If you're going to go out and take jobs from the guys who are feeding their families doing it, get liability insurance, commercial insurance for your truck and trailer, and a contractors license if your state requires it. Just to be fair you know. And don't low-ball prices either, just because you can. This business is tough enough without yet one more low-flying beer money guy in the mix. :rolleyes:
     
  6. Tones

    Tones Senior Member

    Joined:
    Mar 15, 2009
    Messages:
    1,219
    Occupation:
    land clearing contractor
    Location:
    Ubique
    With you 100% on this one JNB
     
  7. f311fr1

    f311fr1 Senior Member

    Joined:
    May 12, 2016
    Messages:
    565
    Location:
    Middle TN
    Me three
     
  8. movindirt

    movindirt Senior Member

    Joined:
    Sep 6, 2013
    Messages:
    671
    Location:
    under a shady tree
    Exactly, if its leaving your property you better be on the up and up.
     
  9. DIYDAVE

    DIYDAVE Senior Member

    Joined:
    Feb 18, 2007
    Messages:
    1,678
    Location:
    MD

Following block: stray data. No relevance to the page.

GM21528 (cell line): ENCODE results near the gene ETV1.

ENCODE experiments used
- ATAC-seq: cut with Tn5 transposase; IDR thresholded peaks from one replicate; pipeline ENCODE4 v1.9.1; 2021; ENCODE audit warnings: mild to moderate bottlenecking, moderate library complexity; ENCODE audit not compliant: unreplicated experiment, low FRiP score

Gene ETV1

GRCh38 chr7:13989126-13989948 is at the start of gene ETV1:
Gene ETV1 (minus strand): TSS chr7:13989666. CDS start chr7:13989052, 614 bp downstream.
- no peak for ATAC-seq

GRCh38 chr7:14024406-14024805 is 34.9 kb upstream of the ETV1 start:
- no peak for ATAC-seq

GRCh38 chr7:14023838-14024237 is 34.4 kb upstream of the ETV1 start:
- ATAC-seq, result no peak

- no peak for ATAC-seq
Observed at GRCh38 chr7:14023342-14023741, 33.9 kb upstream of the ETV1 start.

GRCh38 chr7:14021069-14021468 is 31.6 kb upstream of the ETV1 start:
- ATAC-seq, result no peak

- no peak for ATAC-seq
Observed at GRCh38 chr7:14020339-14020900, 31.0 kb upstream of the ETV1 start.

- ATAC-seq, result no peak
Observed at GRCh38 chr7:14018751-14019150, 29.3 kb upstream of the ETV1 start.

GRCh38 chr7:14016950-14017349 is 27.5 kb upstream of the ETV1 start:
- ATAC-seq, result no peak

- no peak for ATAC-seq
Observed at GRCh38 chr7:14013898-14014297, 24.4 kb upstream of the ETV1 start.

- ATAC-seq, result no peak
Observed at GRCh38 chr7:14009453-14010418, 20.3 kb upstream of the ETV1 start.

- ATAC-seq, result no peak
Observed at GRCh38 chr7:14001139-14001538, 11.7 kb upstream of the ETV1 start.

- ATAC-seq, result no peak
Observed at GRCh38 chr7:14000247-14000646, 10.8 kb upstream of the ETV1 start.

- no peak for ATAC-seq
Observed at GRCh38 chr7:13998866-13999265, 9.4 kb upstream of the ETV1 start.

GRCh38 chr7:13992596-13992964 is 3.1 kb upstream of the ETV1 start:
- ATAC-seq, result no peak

Absolutely right. low ballers will soon figure out that they aren't making any money, on their equipment investment...:Banghead:Banghead
     
  10. pafarmer

    pafarmer Senior Member

    Joined:
    Feb 4, 2010
    Messages:
    883
    Occupation:
    Land clearing, demo, site prep etc. Ex Pro Motocro
    Location:
    Somewhere in the woods !
    Get a little tired of guys like this low balling and half assiing everything they touch....here we are trying to do things the right way, feed out families, earn a living, employee a few men and numb nuts like this guy thinks he an operator simply because he owns a peice of equipment...owning and operating are two very different things..

    What's funny is they think they can pay for the machine by taking side jobs and actually use that in the purchase logic. You will very quickly find that even at half price you more than likely have little clue in what you are doing..Damage someone's property you accepted money from and tell me how attractive weekend gigs are when the lawyers get done with you...good grief ! Buy and enjoy it on your property or do it right like the rest of us here..
     
  11. CatToy

    CatToy Well-Known Member

    Joined:
    Nov 2, 2014